In about 1177, an uneducated shepherd boy, Bénézet, advised the Bishop of Avignon that he’d experienced a vision in which Jesus commanded a bridge be built over the Rhone River – at the very point where the force of water was so great that even the ancient Romans hadn’t been able to.  Despite initial skepticism, the bishop ultimately agreed.

Construction of the bridge was credited with 18 miraculous healings and Bénézet, who died before it was completed, was duly made patron saint of bridge builders.

This seems a dubious award, considering the bridge was abandoned in the 17th century after the arches repeatedly collapsed every time the river flooded.

Within the walls, there’s buildings and styles from the 14th to the 18th century but as it’s largely devoid of modern intrusions, the whole centre is UNESCO listed.

In the main square, enormous plane trees shade a string of restaurants.  Good for a coffee but the food is better in the little bistrots in the lanes and on the small plazas a few twists and turns away.

Avignon is famous as a centre for live arts.  The annual Festival D’Avignon attracts hundreds of thousands of visitors every summer.  There are a remarkable number of theatres, ranging from the grand and traditional, to the small and quirky.  The second one below translates as ‘Smoking Dog Theatre’.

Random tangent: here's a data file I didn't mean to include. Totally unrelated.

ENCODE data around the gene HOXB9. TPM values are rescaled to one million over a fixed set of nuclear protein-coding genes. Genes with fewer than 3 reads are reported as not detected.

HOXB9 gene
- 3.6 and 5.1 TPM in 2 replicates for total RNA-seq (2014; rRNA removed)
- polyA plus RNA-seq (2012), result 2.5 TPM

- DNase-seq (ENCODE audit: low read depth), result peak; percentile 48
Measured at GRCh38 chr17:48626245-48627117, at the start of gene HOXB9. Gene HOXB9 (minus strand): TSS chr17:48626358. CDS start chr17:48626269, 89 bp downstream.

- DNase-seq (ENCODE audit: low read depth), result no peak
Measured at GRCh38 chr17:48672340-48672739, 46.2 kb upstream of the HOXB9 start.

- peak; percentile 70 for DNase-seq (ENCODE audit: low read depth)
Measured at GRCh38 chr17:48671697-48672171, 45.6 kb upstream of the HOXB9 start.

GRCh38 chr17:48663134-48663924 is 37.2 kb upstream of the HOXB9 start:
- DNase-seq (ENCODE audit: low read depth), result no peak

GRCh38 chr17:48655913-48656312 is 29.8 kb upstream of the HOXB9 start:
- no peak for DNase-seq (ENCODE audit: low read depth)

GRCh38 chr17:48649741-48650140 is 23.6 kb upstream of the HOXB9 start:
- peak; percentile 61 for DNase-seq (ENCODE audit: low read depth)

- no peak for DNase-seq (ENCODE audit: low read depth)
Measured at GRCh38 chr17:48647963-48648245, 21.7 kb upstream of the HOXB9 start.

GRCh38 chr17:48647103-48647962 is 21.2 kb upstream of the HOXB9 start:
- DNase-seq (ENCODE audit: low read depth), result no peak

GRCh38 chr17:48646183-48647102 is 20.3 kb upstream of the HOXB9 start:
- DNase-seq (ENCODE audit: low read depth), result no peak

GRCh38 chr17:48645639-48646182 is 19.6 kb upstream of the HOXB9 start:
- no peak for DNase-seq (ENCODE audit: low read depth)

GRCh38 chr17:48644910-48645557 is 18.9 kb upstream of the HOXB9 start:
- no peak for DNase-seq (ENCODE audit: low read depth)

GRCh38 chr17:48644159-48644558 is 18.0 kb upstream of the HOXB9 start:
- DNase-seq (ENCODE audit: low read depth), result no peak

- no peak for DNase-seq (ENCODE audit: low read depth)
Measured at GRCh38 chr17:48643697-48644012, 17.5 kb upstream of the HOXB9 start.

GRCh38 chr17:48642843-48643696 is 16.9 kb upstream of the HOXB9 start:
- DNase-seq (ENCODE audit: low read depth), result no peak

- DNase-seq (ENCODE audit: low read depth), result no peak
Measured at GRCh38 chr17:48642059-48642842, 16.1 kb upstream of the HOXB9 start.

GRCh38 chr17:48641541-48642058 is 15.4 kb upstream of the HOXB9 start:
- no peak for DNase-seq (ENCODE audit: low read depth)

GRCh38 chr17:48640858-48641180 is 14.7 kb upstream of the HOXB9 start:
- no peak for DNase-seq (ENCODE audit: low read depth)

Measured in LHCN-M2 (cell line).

While tourists throng the main square and the few streets around it, you don’t have to go far to find quiet neighbourhoods and shady squares with coffee bars.  16,000 people live in the historic centre and it feels like a real town, not a tourist construct.

There’s a covered food market full of fresh produce and gourmet goodies, open six days a week.  And once a week a small but interesting brocante (flea market) sets up outside.

There are quirky trompe l’oeil paintings in windows above the streets.

One of our favourite areas was around Rue des Teinturiers (Street of Dyers).  The street follows a small channel of the Sorgue River which was originally created to feed the palace moat.  In the 14th century, waterwheels were installed along it to power small textile mills for a thriving industry of weaving and tapestry making.  At one time there were 23 waterwheels operating.

Most of them are gone now, but the street retains the feel of ancient times.

The original headquarters of the Order of the Grey Penitents is here.  The oldest penitent brotherhood in Avignon, it was established in 1226 and is still active today.  Every 30 November they celebrate the Miracle of the Parting of the Waters.  Nothing to do with Moses and the Red Sea.  It celebrates the day in 1433 when the city was badly flooded but the water in the chapel’s nave remained parted, leaving a passage for the brothers to evacuate the blessed sacrament.  A miracle, indeed!

Continuing the religious theme, we should mention our hotel, built in the 16th century as a Jesuit novitiate, later converted into a convent for nuns, and now a hotel.

Avignon is a foodie paradise.  We ate some great food, drank some lovely wine.  Next up, a five day hike to burn it all off.  Guess that’s our penance for such self indulgence.